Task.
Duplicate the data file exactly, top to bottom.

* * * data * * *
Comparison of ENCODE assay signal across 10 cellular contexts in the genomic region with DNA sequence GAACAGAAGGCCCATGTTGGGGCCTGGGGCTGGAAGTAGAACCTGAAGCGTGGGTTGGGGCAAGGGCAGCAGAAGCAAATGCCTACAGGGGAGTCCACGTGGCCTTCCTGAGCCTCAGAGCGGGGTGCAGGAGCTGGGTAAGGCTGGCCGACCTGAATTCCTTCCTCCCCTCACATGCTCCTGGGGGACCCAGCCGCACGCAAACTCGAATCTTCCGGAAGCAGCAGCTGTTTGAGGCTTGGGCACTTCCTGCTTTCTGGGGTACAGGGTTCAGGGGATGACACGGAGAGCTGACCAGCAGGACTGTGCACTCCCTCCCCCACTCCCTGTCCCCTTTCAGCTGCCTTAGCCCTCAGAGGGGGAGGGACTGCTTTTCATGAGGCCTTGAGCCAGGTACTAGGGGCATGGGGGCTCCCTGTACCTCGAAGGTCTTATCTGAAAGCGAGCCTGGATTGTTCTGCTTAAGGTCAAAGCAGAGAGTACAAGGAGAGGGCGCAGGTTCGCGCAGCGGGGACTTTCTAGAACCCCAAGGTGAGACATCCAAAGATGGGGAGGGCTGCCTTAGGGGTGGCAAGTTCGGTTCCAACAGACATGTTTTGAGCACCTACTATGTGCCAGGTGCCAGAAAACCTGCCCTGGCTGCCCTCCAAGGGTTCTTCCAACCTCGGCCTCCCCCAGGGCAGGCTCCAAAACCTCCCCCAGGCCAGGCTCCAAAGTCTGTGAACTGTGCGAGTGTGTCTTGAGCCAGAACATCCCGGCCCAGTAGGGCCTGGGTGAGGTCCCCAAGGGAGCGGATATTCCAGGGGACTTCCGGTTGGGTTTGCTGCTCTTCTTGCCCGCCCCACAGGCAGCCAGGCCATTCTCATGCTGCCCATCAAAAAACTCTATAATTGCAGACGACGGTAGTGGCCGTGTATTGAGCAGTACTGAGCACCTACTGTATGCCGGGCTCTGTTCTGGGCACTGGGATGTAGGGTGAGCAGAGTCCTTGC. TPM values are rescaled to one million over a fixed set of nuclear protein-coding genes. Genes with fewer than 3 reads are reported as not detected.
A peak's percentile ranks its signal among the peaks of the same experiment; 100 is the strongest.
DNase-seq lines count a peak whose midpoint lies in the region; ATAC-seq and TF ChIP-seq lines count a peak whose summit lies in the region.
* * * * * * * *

Comparison of ENCODE assay signal across 10 cellular contexts in the genomic region with DNA sequence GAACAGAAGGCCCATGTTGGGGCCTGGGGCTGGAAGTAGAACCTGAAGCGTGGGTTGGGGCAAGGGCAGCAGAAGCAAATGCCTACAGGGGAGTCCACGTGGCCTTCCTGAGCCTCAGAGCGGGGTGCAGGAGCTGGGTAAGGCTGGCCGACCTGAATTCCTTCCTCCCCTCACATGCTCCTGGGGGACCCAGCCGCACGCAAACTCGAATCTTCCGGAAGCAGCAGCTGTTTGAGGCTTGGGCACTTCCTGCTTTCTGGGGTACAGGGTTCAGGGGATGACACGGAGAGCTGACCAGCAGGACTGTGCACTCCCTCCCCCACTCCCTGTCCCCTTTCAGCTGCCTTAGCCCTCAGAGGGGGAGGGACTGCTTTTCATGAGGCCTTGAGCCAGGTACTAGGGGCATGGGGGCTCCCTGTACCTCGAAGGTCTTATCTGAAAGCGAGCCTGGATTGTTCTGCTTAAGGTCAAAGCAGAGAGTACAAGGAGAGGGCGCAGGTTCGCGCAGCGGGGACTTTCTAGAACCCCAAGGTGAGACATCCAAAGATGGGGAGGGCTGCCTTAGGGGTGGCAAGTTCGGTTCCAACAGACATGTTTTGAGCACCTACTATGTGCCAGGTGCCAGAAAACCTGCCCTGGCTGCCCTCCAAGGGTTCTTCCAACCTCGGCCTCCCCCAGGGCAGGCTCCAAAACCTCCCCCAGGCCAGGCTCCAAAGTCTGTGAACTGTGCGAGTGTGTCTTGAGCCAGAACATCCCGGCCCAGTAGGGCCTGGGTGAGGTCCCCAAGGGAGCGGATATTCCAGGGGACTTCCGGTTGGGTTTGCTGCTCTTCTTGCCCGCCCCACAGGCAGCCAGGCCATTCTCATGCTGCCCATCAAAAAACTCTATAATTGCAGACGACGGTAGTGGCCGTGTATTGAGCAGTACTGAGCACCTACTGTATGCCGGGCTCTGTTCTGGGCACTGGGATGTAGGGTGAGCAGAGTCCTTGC. TPM values are rescaled to one million over a fixed set of nuclear protein-coding genes. Genes with fewer than 3 reads are reported as not detected.
A peak's percentile ranks its signal among the peaks of the same experiment; 100 is the strongest.
DNase-seq lines count a peak whose midpoint lies in the region; ATAC-seq and TF ChIP-seq lines count a peak whose summit lies in the region.